The bone material from the three-phase early Neolithic to Bronze Age settlement site Kiechlberg has also been identified and evaluated and first results were presented in a poster communication (Deschler-Erb in press). In the course of the occupation, significant changes in livestock farming emerge, namely an intensification in cattle husbandry. The particular position of the settlement 1000 m a.s.l. on the cone of a former landslide as well as the small area available for cultivation and pasture raise fundamental questions with regard to the organization of the community’s subsistence. Transhumance as a possible solution to the economic challenges of the Kiechlberg site will be investigated in the next phase of the project by means of stable isotope analyses of the bones.

Like with all other sites investigated in the HiMAT project, a final and conclusive archaeozoological evaluation is possible only after the archaeological finds and features have been processed. Besides the above-mentioned finds from settlements, there is also bone material from an offering site at Weer- Stadlerhof. First results comparing the complex comprising approximately 60,000 mostly calcinated bones to the Mauken finds were presented in a paper and in a poster communication (Schibler et al. 2009; Stopp et al. in press).


Tab. 1: provides an overview of the sites analyzed during the first phase of the project.

Region Sites Period

Animal bones NISP

handcollected sieved
Montafon area (Vorarlberg) Mittelberg-Abri Schneiderküren late Mesolithic 371 -
  Bartholomäberg-Friagawald Bronze Age no bones -
  Bartholomäberg-Bodaweg Bronze Age no bones -
  Bartholomäberg-Buxwaldstrasse Bronze Age no bones -
  Silbertal-Kristberg Middle Ages 710 yes (N: 178)
Schwaz area (Tyrol) Mauken b. Radfeld (A und D) late Bronze Age 4005 yes (N: c. 800)
  Kiechlberg b. Thaur late Neolithic/Bronze Age 3507 -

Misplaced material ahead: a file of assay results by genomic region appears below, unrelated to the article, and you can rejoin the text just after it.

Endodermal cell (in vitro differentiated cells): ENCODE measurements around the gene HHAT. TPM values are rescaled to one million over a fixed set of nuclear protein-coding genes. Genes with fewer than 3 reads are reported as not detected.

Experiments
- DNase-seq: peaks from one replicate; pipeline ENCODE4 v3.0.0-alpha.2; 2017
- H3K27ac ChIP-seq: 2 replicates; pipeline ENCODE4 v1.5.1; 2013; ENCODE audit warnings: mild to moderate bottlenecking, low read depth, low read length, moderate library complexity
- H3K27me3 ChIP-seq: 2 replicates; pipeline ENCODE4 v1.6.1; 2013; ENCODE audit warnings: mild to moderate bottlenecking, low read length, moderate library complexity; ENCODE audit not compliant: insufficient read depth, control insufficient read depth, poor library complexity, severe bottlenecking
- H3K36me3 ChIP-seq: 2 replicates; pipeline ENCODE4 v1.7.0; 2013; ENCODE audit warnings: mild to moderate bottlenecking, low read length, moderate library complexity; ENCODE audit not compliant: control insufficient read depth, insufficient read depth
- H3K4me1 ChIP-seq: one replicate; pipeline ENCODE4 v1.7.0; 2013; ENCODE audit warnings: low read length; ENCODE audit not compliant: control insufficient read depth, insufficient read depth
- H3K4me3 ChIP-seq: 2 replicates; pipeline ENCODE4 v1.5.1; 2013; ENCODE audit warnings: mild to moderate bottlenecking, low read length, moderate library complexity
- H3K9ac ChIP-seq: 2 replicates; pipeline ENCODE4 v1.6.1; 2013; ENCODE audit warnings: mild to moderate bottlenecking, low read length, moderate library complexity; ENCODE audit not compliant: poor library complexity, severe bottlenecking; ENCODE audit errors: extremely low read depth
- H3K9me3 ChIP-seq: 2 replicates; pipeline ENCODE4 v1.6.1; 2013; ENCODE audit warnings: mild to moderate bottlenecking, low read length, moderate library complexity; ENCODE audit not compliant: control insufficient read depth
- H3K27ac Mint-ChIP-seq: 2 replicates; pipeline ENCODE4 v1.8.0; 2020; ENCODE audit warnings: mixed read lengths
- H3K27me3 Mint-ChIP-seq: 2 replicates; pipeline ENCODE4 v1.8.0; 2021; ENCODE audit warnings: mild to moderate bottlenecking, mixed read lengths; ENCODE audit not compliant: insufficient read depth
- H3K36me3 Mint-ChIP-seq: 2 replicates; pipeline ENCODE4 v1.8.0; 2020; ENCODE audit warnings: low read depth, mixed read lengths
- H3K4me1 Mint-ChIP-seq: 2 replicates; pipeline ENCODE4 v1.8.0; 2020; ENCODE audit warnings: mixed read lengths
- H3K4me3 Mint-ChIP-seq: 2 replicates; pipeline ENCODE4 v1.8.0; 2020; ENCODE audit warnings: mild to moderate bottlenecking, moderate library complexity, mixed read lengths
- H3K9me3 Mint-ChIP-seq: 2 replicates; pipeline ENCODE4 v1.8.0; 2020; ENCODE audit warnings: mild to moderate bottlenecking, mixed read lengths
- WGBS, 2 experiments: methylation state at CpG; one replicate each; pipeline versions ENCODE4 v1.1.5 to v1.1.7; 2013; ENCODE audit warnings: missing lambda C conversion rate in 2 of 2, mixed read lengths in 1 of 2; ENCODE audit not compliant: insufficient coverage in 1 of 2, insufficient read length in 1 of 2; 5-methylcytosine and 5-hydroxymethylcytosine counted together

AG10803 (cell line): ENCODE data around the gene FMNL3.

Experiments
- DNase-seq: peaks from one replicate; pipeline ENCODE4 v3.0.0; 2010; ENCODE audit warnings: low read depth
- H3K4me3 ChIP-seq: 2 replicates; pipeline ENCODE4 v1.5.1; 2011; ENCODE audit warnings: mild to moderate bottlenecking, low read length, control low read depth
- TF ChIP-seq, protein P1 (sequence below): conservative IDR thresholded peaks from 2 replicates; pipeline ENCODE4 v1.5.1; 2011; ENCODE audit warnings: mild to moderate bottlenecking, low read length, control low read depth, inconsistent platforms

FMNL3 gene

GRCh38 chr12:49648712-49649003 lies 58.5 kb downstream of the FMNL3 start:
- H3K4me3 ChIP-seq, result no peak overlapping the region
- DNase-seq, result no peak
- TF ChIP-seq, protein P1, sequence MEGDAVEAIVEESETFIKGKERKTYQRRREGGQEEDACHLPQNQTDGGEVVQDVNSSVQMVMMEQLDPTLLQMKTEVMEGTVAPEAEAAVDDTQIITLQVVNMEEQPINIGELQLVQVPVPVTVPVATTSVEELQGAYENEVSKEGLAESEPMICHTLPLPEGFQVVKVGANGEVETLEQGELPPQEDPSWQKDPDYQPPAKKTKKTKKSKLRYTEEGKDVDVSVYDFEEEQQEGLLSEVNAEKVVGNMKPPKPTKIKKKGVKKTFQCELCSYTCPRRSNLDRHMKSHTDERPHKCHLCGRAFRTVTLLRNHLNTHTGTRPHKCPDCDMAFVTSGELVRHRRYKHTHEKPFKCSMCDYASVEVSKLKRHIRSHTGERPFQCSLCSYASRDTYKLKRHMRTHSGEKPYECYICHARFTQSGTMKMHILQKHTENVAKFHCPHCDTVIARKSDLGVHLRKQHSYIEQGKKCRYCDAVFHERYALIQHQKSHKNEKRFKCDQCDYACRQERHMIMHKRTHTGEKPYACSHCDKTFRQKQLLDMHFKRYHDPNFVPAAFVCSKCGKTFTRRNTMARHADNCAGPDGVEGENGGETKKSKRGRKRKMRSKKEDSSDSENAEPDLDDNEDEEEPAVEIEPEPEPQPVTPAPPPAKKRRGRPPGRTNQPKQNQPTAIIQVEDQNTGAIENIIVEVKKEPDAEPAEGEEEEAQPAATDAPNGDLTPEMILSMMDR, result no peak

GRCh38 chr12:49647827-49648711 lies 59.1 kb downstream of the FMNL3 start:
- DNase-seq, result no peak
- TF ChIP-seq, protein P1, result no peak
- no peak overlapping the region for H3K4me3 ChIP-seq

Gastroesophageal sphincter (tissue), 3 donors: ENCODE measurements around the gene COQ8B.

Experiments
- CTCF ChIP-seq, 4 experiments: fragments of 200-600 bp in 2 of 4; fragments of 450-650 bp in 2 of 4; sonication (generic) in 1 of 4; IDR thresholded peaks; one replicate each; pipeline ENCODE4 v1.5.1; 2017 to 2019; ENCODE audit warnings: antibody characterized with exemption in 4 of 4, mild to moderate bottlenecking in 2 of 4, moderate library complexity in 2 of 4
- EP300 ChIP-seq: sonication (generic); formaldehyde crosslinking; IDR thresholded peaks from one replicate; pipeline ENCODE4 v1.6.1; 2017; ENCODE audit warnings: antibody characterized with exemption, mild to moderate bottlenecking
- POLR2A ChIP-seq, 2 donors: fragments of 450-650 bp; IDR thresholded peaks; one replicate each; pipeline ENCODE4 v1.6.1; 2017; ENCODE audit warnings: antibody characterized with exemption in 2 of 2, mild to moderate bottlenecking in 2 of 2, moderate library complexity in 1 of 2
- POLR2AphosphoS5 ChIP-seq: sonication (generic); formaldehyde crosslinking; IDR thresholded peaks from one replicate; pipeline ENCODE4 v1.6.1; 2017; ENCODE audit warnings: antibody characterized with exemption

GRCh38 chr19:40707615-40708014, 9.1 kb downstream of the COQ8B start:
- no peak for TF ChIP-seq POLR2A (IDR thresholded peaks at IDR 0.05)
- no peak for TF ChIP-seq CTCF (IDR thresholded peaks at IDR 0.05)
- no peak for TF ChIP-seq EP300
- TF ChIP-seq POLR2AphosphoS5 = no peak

Fliess-Silberplan middle-late Bronze Age 2500 present count
(2008 excavation)
  Weer-Stadlerhof early-middle Bronze Age - yes (N: > 60'000)
  Krahnsattel Iron Age ca. 500 -
Mitterberg area (Salzburg) Mühlbach a. Hochkönig Bronze Age - yes (few, calcinated)
  Krimml-Falkenstein mainly early-middle Bronze Age 525 -
  Viehhofen-Wirtsalm Bronze Age 544 -
  Bischofshofen-Sinnhubschlössl Bronze Age 330 -
  Schwarzach-Brandstatt Bühel mainly late Bronze Age 40 -
  St. Johann-Hubbauer Bronze Age 94 -
  St. Johann-Klinglberg early Bronze Age 13 -


Verbreitungskarte PP12

Fig. 1: Map of the investigation areas

We have also started with the collection of published data for sites of the same geographical region covered by the SFB HiMAT-project (see fig. 1). These informations will be used for inter-site comparison and are an important completion of  the data collected during the SFB HiMAT-project (fig. 2).

Figure 2 en 

Fig. 2: Comparison between sites of the SFB HiMAT-project and already published sites.
Number of fragments (%) of cattle, sheep/Goat and pig.
100% = cattle + sheep/goat + pig
*: Museum Salzburg, probably selected material?



DNA-analysis on cattle and pig bones at the IPAS and isotopic analysis on selected bone material in collaboration with PP 09: The results will help to deal with the still unresolved issue of animal imports on a wider geographical range. In addition, the bone material of current and future excavations (e.g. Fliess-Silberplan, Kitzbuehel-Kelchalpe, Schwaz-Kogelmoss) will be determined and recorded, planned are also further sieving activities accompanying excavations.